It may be cliche to say he was a chef’s chef, but truly he was. After talking to many people who knew and loved Amos, clearly, I wasn’t the only one that had this sort of relationship. Amos was someone easy to like, for all the right reasons. Even for people he never professionally worked with. For example, chef Johnny Curiel of Alma Fonda Fina, who didn’t directly cook with him but admired him from the get go. 

“I am lucky I was able to come up under these badass guys, and even though I never worked under Amos, he was a badass [in size and how he cooked],” said Curiel, who first really got to know Amos while at Heritage Fire in Snowmass a few years ago. After winning at the event, said the chef, Amos encouraged him and basically told him Denver was lucky to have him. The connection continued on, and recently Amos helped Curiel with his chorizo. “I was talking to a peer, not just a boss, it was someone that wanted me to succeed and not just signing my paycheck.” 

That was who Amos was, a friend, a teacher, a chef, and a great hugger.

“I am going to miss a lot about my friend. I am going to miss learning from him the most,” wrote Russell Stippich, executive chef of Bar Dough, on Instagram. “I’ll miss walking down the block to talk shit and get a hug so hard it might crush your ribs but also always made you feel loved.”

three white people smiling
Alex Seidel, Linnea Covington, and Amos Watts at Bowl of Zole 2023. | Photo by Keven Galaba

For our own writer and event maven Gaby Reyes, who comically recalls Amos correcting her Spanish pronunciation of his name, hearing about Amos’ passing floored her.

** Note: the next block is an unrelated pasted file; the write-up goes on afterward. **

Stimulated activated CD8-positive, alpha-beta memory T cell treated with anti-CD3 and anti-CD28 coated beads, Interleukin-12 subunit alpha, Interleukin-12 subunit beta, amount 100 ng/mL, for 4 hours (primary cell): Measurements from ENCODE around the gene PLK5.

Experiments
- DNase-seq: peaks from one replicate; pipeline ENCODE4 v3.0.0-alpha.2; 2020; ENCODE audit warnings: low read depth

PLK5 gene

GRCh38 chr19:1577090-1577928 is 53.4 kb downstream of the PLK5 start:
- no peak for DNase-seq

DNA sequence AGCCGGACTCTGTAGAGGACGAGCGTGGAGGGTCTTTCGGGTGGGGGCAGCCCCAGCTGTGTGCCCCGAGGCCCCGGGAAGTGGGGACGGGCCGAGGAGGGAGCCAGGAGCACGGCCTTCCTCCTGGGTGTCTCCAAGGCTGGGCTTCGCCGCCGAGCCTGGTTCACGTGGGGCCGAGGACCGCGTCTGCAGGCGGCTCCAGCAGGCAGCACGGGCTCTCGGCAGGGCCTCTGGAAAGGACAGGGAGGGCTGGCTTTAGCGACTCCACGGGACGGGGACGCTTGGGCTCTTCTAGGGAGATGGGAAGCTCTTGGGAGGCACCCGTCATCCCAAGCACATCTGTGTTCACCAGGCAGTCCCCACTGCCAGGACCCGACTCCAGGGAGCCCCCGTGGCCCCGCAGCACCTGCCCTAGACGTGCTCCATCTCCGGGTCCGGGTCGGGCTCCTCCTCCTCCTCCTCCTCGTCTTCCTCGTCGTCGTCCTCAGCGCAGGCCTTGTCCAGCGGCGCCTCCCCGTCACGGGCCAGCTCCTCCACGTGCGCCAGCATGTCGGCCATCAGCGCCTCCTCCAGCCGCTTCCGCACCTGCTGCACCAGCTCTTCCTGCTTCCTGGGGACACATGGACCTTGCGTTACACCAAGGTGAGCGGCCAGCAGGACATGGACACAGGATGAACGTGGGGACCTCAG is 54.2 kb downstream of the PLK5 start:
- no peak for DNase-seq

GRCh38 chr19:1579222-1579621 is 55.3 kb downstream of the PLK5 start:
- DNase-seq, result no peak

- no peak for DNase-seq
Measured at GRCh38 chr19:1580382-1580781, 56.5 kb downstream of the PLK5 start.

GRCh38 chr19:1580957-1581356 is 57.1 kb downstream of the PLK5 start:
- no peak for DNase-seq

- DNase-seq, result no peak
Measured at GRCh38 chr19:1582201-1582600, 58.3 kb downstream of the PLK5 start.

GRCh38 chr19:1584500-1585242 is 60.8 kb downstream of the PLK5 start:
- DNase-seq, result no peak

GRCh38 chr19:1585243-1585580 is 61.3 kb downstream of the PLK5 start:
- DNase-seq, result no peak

“In an industry that experiences its fair share of both triumphs and sorrows, the unexpected loss of such a beloved and respected man hits hard,” she said.  “I had the privilege of knowing Amos and loved when his name flashed on my phone screen during his occasional calls. Amos was a man of his craft and community, my thoughts and deepest sympathies extend to his family and dedicated staff.”

She also recalls phone calls with him where they talked about his recent recovery. After all, you could see on his face what happened last year after he had a tumor removed from the jaw area. The surgery caused paralysis on one side, drooping his mischievous smile. Still, it didn’t take away from his humor or dedication to The Fifth String. The last time I saw him during the 2024 Bowl of Zole I lovingly called him Scarface, a jest he chuckled at before giving me his signature bear hug. Despite the pain and trauma of that health ordeal, even then he joked and remained a pinnacle of joy and culinary education for so many. 

“To honor Amos is to pay it forward, to push those around you to unlock their hidden potential,” stated Bissell, who worked on-and-off with Amos at Old Major and Acorn, though now he resides in Oregon. “We can all grow through accountability, personal connection, and a healthy dose of humor, that is how we can continue to honor this man.”

Bissell was also the person who had posted about not all heroes wearing capes, and given the good Amos did, he is absolutely right. We will miss you my friend, you’re someone who truly can’t be replaced. 


Linnea Covington

Linnea Covington is the managing editor of DiningOut. She comes to us with a long background in food, restaurant and drinks journalism. Over the last two decades she’s written for tons of publications including Denver Post, Washington Post, Forbes Travel Guide, 5280 Magazine, New York Magazine, New York Times, Time Out New York and more.